Volicitin

Some lepidopteran larvae and grasshoppers have been shown to induce plants on which they are feeding to release volatiles (mostly terpenes) that attract predators and parasitoids of the plant-eating insects, by the saliva or regurgitated juices from the mouths of the larvae. The cause in at least one insect, Spodoptera exigua, feeding on corn seedlings, is called volicitin, an elicitor of plant volatiles. Volicitin has been identified as A^-(175-hydroxylinolenyl)-L-glutamine (Figure 9.24). The linolenic acid, taken from the plant, is hydroxylated by the insect and conjugated with glutamine. The saliva also contains 17-hydroxylinolenic acid, 17-hydroxylinoleic acid, linolenyl-glutamine and linoleyl-glutamine, but none of these show activity comparable to volicitin. There does not seem to be any obvious benefit to the Spodoptera, nor is it clear how different insect species affect the bouquet of plant volatiles differently, so that parasitic wasps, specific to that insect, are attracted. Probably other compounds, with action similar to volicitin, will be isolated. The subject is new and more will be learned as research progresses.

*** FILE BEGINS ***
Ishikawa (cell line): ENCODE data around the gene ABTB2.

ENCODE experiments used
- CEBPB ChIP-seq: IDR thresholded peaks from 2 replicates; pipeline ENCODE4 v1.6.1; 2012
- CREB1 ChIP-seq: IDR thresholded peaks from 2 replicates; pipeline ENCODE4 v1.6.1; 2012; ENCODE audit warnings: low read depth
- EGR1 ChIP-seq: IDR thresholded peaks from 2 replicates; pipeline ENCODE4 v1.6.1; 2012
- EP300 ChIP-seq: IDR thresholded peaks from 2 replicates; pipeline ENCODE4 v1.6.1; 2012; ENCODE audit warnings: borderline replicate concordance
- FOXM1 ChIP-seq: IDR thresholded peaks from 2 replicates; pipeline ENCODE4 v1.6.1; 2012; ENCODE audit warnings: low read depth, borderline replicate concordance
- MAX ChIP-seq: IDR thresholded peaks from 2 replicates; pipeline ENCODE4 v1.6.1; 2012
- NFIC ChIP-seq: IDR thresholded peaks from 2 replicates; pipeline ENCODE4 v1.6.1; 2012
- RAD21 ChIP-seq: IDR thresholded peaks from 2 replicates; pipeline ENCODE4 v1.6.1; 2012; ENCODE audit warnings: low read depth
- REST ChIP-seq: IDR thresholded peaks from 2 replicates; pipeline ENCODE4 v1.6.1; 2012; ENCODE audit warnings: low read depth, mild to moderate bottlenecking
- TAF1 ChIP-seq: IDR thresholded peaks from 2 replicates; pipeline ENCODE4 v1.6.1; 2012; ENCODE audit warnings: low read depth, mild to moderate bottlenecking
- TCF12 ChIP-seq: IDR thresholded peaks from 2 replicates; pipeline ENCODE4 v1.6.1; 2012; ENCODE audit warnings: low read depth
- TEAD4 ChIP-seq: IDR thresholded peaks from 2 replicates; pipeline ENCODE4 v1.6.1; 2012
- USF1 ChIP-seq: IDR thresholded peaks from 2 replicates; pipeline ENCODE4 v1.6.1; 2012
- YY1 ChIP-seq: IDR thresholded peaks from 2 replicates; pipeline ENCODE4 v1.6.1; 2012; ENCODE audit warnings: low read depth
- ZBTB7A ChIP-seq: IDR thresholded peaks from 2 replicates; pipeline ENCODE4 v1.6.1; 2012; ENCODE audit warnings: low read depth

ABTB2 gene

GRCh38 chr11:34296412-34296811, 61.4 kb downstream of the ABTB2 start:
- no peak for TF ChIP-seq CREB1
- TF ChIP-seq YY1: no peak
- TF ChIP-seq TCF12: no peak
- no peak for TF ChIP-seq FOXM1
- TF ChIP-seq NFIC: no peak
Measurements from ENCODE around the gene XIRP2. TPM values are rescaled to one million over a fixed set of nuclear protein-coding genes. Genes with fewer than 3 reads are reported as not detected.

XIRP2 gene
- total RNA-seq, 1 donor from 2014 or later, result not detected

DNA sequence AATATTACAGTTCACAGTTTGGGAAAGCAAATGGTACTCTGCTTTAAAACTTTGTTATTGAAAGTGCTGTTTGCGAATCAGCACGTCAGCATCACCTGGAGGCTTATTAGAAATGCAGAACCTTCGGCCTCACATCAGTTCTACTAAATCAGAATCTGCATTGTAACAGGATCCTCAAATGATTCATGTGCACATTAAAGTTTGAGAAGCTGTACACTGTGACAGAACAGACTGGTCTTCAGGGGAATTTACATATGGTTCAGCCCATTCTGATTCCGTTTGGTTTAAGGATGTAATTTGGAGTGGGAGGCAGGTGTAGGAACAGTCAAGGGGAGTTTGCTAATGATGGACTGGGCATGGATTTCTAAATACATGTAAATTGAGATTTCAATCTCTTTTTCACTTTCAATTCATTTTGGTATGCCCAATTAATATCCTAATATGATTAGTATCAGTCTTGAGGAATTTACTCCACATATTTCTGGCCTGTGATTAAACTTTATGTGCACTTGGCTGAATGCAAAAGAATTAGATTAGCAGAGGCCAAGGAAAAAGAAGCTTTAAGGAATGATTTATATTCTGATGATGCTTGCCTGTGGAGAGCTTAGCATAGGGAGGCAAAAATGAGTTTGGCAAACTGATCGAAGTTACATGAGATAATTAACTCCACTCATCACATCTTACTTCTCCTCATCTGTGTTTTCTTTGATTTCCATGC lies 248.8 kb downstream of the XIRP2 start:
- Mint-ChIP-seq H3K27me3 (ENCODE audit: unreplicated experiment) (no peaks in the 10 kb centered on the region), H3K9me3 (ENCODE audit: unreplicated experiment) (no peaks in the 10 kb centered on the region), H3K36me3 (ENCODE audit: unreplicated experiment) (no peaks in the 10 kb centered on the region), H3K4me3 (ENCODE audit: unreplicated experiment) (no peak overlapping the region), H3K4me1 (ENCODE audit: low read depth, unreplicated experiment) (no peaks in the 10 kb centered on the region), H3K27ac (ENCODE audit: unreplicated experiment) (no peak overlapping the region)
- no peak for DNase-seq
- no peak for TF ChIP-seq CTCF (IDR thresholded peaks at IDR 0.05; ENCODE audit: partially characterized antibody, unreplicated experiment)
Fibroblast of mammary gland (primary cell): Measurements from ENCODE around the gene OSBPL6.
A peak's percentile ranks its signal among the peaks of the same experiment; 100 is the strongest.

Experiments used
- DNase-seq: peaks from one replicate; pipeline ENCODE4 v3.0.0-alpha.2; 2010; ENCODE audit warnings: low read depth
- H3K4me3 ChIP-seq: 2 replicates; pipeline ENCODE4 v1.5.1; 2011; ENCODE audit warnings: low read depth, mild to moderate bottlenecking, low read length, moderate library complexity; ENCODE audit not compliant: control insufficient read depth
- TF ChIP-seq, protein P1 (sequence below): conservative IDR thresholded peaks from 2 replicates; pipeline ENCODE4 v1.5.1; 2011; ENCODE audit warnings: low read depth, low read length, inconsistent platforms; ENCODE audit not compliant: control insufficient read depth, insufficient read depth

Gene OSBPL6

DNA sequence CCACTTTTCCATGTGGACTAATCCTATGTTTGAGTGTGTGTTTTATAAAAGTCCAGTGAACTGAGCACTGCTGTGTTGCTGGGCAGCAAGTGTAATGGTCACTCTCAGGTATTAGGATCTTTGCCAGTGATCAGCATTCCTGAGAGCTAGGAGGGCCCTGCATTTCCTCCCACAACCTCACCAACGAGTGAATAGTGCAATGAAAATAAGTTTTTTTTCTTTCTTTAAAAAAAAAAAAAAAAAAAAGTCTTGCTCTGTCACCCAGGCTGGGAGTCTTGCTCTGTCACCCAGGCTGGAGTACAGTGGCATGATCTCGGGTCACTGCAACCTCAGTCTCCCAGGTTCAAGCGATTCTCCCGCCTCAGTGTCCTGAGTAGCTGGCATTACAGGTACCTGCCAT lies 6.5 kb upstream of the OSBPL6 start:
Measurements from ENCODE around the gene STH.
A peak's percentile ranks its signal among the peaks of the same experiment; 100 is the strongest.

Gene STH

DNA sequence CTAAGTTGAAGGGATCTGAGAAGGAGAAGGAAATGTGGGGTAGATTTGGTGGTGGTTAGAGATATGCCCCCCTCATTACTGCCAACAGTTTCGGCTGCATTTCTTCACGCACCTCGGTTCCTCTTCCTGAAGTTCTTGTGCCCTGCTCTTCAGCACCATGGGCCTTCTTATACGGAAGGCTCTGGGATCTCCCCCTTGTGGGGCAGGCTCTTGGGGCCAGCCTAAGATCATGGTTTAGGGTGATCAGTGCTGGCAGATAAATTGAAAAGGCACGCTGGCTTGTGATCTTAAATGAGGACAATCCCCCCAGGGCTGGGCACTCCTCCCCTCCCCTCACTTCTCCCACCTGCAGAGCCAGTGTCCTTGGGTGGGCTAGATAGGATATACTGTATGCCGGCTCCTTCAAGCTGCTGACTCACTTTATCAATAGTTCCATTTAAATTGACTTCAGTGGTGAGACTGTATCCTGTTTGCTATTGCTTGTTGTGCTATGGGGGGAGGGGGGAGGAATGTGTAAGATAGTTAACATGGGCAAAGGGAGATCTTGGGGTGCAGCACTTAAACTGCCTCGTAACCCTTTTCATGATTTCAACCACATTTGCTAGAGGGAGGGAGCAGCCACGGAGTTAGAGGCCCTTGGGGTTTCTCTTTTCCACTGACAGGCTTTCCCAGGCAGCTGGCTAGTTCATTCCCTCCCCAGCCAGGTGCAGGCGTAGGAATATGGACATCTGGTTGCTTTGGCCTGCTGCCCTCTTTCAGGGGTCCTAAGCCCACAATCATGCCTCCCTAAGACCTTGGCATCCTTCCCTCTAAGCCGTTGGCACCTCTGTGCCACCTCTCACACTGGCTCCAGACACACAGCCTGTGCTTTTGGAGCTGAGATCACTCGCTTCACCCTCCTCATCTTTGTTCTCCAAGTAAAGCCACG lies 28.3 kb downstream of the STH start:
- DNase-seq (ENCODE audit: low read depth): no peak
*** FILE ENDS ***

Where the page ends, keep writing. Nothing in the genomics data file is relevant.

Figure 9.24 Volicitin, a derivative of linolenic acid from a plant and glutamine from the insect, which stimulates the plant to release volatile compounds that attract predators of the insect

Figure 9.24 Volicitin, a derivative of linolenic acid from a plant and glutamine from the insect, which stimulates the plant to release volatile compounds that attract predators of the insect volicitin volicitin

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